It is at least as important to remember that Microsoft's competitors would love to force Redmond to support hundreds of more APIs. That, at the very least, would be more expensive, it and could translate into unstable operating systems. This would play right into the hand of Redmond's UNIX-based business-sector competitors, who for years have seen their market share shrink while trying to justify their higher-priced UNIX systems by saying the premium bought much better reliability compared to Microsoft's offerings.
Court-ordered mucking about in the internals of Microsoft code would also further the goal of getting Windows declared a de facto common carrier, the same category that regulators apply to the phone lines running into every home. As a common carrier Windows would have to treat all comers "fairly" as determined by--surprise--lawyers.
Leaving aside whether the comparison between Windows and copper-lined infrastructure makes any sense, the sorry state of U.S. telecom, with incoherent pricing, government service mandates, and sketchy availability of broadband, fairly screams that API policing will not end well.
The Enron blame game continues, now with the chief executive of Arthur Andersen pointing out that Enron's business model was faulty.
"An important point here is people want to focus on the accounting, and that's fair game, but a company has failed … because the economics didn't work," Joseph F. Berardino said on NBC's Meet the Press.
True enough, but it might have been nice for someone at Andersen--which was receiving hefty consulting fees along with Enron's audit biz--to point this out back when the firm's SEC filings started to go wacky over a year ago.
In the political realm, Enron's appetite for heavy pollution regulation is becoming clearer. It turns out that in a July 1997 White House meeting Enron CEO Ken Lay personally asked Bill Clinton and Al Gore to support pollution credits as a response to global warming. Enron planned to "make a market" in these credits and make a killing.
A later Enron memo noted that the Kyoto pollution treaty--signed by Clinton but never ratified by the Senate--"would do more to promote Enron's business than will almost any other regulatory initiative outside of restructuring the energy and natural gas industries in Europe and the United States."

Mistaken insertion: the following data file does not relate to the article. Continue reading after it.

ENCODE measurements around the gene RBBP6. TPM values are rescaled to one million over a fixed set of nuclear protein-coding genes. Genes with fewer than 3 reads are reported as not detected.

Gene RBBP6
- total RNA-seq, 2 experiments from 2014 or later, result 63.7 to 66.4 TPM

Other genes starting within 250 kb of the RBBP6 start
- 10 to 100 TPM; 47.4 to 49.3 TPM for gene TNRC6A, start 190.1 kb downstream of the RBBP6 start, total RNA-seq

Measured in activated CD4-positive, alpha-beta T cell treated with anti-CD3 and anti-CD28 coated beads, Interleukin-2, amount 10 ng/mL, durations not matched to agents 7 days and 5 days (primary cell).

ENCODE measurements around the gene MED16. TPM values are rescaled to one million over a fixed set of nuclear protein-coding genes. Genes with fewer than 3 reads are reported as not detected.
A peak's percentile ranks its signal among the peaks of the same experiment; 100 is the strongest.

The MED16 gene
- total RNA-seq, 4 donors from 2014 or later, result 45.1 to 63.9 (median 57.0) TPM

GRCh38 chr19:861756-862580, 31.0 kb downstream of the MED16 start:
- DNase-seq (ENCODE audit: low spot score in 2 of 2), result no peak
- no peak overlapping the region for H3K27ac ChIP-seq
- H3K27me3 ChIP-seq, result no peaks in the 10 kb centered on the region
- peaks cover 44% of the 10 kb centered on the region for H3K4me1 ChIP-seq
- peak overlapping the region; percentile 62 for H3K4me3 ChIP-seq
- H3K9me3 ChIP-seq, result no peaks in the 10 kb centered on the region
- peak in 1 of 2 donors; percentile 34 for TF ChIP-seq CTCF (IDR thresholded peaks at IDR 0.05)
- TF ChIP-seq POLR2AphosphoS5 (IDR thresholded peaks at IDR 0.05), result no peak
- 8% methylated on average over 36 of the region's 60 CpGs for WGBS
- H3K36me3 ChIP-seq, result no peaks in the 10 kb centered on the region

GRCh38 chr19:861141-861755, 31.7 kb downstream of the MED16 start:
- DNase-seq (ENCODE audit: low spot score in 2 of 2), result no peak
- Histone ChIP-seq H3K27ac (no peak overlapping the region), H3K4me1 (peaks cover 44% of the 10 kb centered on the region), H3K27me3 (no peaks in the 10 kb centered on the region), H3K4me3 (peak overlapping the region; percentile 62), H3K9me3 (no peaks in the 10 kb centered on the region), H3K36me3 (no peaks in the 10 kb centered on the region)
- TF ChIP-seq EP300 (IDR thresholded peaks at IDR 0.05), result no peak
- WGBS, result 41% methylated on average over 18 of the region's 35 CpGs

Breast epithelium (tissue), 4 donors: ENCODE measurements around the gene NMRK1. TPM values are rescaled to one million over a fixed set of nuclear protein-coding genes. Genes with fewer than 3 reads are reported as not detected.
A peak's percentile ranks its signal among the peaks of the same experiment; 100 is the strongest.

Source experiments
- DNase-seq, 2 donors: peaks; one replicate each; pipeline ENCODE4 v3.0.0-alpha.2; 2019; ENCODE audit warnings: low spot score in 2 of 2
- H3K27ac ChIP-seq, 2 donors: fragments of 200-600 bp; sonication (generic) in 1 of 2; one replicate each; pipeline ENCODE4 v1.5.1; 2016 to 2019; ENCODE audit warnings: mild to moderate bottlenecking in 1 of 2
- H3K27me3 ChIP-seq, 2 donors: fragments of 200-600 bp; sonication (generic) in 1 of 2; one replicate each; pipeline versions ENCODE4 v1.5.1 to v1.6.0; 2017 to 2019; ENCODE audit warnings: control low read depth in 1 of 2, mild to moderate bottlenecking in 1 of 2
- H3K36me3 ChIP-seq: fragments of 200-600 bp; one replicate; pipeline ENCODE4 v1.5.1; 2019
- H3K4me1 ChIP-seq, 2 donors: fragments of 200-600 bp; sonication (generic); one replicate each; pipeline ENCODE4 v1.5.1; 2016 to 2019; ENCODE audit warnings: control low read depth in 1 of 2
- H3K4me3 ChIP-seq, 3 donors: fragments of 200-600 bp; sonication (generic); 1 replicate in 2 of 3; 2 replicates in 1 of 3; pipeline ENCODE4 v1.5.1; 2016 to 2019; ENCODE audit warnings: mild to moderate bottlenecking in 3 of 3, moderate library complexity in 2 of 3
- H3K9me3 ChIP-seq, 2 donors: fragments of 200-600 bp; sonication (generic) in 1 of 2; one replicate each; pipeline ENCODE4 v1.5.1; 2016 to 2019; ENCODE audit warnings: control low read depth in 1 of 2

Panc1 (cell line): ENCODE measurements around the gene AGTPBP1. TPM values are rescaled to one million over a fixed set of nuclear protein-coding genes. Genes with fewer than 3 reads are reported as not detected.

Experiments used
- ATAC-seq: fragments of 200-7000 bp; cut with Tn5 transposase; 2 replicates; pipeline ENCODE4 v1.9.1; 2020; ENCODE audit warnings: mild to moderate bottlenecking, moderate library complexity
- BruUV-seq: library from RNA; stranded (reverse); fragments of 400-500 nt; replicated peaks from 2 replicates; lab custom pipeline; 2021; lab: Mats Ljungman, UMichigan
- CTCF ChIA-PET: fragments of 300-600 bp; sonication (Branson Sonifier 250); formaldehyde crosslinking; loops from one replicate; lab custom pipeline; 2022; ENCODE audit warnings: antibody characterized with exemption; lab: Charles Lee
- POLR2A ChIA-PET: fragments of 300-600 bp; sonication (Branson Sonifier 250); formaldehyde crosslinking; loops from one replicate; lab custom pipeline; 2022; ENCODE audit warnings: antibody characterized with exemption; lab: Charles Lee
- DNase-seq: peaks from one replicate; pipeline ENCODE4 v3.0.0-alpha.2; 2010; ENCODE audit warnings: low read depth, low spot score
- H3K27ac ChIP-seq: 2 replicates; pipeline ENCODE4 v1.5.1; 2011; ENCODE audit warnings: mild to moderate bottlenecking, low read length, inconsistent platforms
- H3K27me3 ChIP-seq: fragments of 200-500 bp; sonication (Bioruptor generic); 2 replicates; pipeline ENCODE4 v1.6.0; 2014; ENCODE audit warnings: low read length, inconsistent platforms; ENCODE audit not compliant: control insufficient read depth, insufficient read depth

Michael Lynch summarizes the Enron debacle to date at https://reason.com/ml/ml011702.shtml
Sam MacDonald says the Enron collapse now colors everything big-business lobbyists do in advance of November's elections at https://reason.com/hod/sm012102.shtml.
Quote of the Week
"All we'll have to do is milk the goats," geneticist Jeffrey Turner, president and chief executive of Nexia, referring to the development of new technology that extracts silk-making genes from spiders and implants them in goats.? The silk, five times stronger than steel, can be harvested to make sutures for microsurgery, biodegradable fishing line, or body armor for the U.S. Army.
A Medal of Honor carried by a retired Marine Corps general who won it as a fighter pilot during World War II prompted questions from airline security personnel at Phoenix's international airport.? Joseph J. Foss was held up for 45 minutes while a decision was made on what to do with the medal and a nail file he carried.
Officials in Charlotte, North Carolina, shrugged off news that the city's NBA franchise plans to move to New Orleans. The Big Easy promises several million dollars a year in subsides to help offset any operating losses the Hornets might suffer. "Stop-gapping the Hornets' financial losses…is not a taxpayers' expense," Charlotte's budget director explained.
Birthmarks and Bioethics
Enron So Far
and much more.
In Praise of Vulgarity How commercial culture liberates Islam - and the West. By Charles Paul Freund
Panic Attacks Drawing the thin line between caution and hysteria after September 11. By Jesse Walker
Social Insecurity Why an increasing number of countries are turning to market-based pension plans. By Brink Lindsey
The Politics of Dead Children Have sanctions against Iraq murdered millions? By Matt Welch
Windbags of War Even after September 11, left-wing McCarthyism predominates on American campuses. By Cathy Young
Porous Border How Mexican migrants change themselves - and the U.S. By Sara Rimensnyder